fresh vegetables

Sofrito… Preserving Vegetables While Adding Flavor To Your Meals!

By Lilybeth Colon

A friend was talking about how she hates it when she buys too many vegetables and they go bad because she doesn’t eat them fast enough. As a good Puerto Rican, I couldn’t help telling her about how I always use all my veggies by making “Sofrito” – a mix of veggies and herbs used as a base to many of our dishes. Sofrito can be added to soups, stews, rice, beans, you name it, and it adds tons of flavors! It can be made at the moment or frozen or refrigerated so that you have them every time you want to cook a delicious meal, even when the veggies are off-season.

Not only is sofrito a great way to preserve your veggies, but it helps to prevent wasted food going into landfills. This is important since in 2010 alone, around 35 million tons of food waste was generated in the U.S.! Of that, 97 percent was thrown away into landfills or incinerators! When food decomposes in landfills, it generates methane, a potent greenhouse gas. On top of that, 13% of the U.S.’s greenhouse gas emissions are associated with food. When we waste it, it also wastes all of the resources that went into growing and distributing it. So not only is sofrito flavorful, making it with your soon-to-go bad veggies can help to save the planet!

Make your own! All you need is: (makes 4 cups)

  • 3 cubanelle or green bell peppers, seeded and chopped
  • 1 red bell pepper, seeded and chopped
  • 8 ajices dulces peppers, seeded1
  • 2 medium onions, cut into large chunks
  • 2 medium heads garlic, peeled
  • 1 bunch of cilantro
  • 12 leaves culantro or recao1
  •   Salt (optional)

Put them together in your food processor or blender and voila! There’s a base for a delicious salsa, soup or stew! Try freezing it in ice cube trays to make it really easy to use in the future. Another idea is to make a more Italian base with tomatoes, parsley, onions, garlic and oregano.

Remember, making sofrito allows you to save money, preserve your veggies, and have them readily available to make delicious foods. And, it helps reduce food waste! Check out other food waste reduction tips.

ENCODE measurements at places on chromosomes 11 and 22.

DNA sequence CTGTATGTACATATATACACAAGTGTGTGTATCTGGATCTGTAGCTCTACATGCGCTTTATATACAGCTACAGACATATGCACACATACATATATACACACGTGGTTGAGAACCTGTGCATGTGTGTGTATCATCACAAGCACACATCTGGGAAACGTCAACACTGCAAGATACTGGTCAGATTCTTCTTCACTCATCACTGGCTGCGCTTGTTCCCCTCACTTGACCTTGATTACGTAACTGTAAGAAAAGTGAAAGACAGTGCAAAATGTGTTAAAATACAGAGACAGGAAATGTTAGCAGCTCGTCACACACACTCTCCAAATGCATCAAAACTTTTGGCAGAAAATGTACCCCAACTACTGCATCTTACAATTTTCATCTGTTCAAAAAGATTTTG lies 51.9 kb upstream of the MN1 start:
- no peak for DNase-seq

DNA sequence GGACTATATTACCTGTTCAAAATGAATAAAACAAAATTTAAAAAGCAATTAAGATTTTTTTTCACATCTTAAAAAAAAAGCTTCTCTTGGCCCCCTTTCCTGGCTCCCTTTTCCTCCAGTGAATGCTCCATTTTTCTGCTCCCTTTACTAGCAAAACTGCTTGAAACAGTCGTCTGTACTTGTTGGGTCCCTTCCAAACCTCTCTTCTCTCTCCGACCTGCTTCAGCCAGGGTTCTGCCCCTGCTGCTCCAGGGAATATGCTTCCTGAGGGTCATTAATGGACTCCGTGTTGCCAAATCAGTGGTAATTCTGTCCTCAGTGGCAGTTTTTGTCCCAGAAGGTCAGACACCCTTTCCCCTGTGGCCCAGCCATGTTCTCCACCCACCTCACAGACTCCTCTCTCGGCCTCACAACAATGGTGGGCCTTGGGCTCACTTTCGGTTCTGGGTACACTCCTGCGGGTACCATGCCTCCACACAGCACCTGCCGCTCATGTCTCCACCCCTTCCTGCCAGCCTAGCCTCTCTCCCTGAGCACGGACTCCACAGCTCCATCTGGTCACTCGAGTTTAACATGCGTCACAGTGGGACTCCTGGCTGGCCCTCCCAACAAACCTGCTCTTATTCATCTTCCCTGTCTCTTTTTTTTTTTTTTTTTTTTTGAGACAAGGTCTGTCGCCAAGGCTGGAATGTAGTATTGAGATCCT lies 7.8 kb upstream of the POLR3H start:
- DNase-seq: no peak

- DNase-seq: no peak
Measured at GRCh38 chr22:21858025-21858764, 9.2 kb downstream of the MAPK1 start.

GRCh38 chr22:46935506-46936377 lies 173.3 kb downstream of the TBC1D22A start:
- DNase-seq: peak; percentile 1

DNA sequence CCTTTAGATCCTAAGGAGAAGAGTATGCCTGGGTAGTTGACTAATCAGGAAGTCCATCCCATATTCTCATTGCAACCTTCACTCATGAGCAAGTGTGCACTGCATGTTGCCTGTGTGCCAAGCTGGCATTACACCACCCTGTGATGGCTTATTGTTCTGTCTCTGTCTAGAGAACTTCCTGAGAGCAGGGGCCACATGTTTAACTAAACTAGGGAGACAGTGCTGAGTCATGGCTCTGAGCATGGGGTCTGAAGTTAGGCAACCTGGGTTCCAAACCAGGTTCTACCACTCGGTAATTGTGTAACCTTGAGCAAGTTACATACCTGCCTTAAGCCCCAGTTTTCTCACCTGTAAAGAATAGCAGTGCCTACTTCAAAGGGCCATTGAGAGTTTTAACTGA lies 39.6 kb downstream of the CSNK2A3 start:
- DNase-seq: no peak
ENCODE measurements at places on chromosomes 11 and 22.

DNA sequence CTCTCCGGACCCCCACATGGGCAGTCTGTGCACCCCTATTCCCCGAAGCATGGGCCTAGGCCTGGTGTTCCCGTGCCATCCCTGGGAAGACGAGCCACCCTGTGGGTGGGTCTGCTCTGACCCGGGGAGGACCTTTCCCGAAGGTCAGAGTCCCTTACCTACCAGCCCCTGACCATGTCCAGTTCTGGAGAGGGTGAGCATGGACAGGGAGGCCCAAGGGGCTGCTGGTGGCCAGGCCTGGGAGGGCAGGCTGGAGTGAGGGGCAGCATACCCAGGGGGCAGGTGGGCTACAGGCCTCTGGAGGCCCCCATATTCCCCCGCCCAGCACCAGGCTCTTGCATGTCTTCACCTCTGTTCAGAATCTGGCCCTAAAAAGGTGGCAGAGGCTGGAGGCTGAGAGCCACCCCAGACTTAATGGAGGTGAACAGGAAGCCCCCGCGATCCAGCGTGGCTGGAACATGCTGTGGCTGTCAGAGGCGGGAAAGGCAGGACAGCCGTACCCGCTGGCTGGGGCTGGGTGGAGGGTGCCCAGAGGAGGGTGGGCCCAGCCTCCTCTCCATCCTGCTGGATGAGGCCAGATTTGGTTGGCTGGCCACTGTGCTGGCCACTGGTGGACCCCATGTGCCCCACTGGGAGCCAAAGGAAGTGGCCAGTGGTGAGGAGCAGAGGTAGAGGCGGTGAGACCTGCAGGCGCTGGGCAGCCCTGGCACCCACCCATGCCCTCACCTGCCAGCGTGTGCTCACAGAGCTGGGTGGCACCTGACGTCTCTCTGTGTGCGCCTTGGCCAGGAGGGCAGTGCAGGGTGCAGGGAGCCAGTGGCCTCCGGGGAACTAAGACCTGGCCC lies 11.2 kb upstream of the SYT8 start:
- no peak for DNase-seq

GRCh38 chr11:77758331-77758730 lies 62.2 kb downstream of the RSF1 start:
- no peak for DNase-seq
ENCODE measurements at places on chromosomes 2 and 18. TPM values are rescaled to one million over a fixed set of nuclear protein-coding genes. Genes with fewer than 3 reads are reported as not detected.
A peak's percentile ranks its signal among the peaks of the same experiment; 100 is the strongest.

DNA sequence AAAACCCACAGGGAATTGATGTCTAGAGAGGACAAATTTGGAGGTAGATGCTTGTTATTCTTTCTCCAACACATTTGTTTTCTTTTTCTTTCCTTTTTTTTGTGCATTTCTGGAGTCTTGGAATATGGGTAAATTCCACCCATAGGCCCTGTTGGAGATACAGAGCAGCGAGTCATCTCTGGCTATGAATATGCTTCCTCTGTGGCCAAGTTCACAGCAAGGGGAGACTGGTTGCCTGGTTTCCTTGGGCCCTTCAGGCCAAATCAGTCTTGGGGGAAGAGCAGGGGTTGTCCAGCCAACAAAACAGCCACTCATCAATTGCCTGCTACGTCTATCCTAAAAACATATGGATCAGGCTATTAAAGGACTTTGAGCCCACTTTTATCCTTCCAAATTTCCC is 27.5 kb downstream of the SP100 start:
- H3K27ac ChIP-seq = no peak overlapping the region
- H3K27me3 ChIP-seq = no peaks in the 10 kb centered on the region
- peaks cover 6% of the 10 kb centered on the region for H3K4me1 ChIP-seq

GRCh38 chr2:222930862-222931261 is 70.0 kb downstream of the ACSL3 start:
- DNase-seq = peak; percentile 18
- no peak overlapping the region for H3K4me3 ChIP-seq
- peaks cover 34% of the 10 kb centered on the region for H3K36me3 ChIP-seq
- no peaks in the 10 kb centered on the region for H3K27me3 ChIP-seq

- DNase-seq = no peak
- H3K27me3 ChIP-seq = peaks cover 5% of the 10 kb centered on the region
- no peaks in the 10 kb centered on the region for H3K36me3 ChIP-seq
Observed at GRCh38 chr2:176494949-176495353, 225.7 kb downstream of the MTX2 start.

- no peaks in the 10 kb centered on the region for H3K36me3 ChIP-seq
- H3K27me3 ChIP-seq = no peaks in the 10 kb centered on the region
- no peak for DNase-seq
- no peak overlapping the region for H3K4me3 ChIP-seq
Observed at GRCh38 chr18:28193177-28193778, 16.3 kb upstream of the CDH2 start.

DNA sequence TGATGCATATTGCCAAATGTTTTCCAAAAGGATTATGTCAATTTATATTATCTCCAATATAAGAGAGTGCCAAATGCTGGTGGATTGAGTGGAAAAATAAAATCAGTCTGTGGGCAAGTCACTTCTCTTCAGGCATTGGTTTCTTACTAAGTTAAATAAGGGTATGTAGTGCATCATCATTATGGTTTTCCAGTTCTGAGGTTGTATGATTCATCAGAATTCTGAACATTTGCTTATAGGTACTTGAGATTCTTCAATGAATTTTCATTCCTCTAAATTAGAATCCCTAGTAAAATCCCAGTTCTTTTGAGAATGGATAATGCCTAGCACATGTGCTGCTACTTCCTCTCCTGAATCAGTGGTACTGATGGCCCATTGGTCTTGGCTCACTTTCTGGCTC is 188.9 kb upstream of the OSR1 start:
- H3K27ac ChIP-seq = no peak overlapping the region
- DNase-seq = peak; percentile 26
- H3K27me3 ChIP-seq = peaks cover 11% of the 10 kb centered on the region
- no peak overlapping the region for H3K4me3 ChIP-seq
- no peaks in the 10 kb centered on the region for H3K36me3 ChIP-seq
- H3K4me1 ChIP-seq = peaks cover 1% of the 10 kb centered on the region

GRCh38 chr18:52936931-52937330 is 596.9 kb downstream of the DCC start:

About the author: Lilybeth Colón is an environmental engineer in the EPA’s Office of Resource Conservation and Recovery, and is an avid cooker. She loves trying new recipes, but often finds herself being creative in the kitchen making up her own recipes.

Editor's Note: The opinions expressed here are those of the author. They do not reflect EPA policy, endorsement, or action, and EPA does not verify the accuracy or science of the contents of the blog.

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Planning A Summer Garden

By Alice Kaufman

Seed catalogs are piling up around the house. It’s that season when my attentions turn to spring, then to summer’s bounty. I grow just enough of the things our family likes but leave the veggies that take a lot of land to local farmers –things like corn and potatoes.

I grow a salsa garden, a salad garden and a pesto garden. That means I grow the ingredients to make salsa, salads and pesto: tomatoes, peppers of various colors, shades and hotness, lettuce, basil and herbs. I plant obscure and familiar varieties of lettuce. Every time my husband eats a garden salad he says “I feel like I am eating the sun.”

I meticulously label each row of tomatoes so when it’s time to harvest, I know what I’m eating. Funny, though, I am never sure whether I am eating an Early Girl or Pink Beauty by time it goes from basket to summer table. When I pick these tomatoes they are still full of the sun’s heat which makes them that much juicier to eat.

Backyard gardeners learn to share their plots with wildlife. Bunnies nibble on early greens, woodchucks eat everything if I’m not careful, and birds love blueberries. The neighbor’s chickens have a knack for filing in to feast the day before I would have picked the tomatoes. I’m always torn about how aggressive to be in keeping critters out. My master gardener friend plants a row of veggies for the critters and harvests inner rows for her family.

This year I can choose from a broader range of varieties For the first time in more than 20 years the USDA redrew the Plant Hardiness Zone map, based on national warming trends. My town in Massachusetts is now in Zone 6. This map is the gardener’s Bible about what varieties of shrubs and plants can be grown given certain climate limitations. Kim Kaplan of the USDA said the agency isn’t forecasting a dire message about climate change. She says the map is not scientific evidence of climate warming since the map is simply based on the coldest days of the year.

But Mainers are excited to try varieties of rhododendrons that would surely have perished in winter’s freeze. And Tucson gardeners report daffodils blooming earlier. Nebraskans are pondering peaches and apricots. For me, the big question is whether I should try growing figs. Or maybe kiwi?

About the author: Alice Kaufman works in EPA’s Boston office. She loves to travel, is an avid backcountry hiker, and frequently tromps through Thoreau’s woods in her home town with her husband and kids, and Watson, her mischievous Golden Retriever.

Editor's Note: The opinions expressed here are those of the author. They do not reflect EPA policy, endorsement, or action, and EPA does not verify the accuracy or science of the contents of the blog.

Please share this post. However, please don't change the title or the content. If you do make changes, don't attribute the edited title or content to EPA or the author.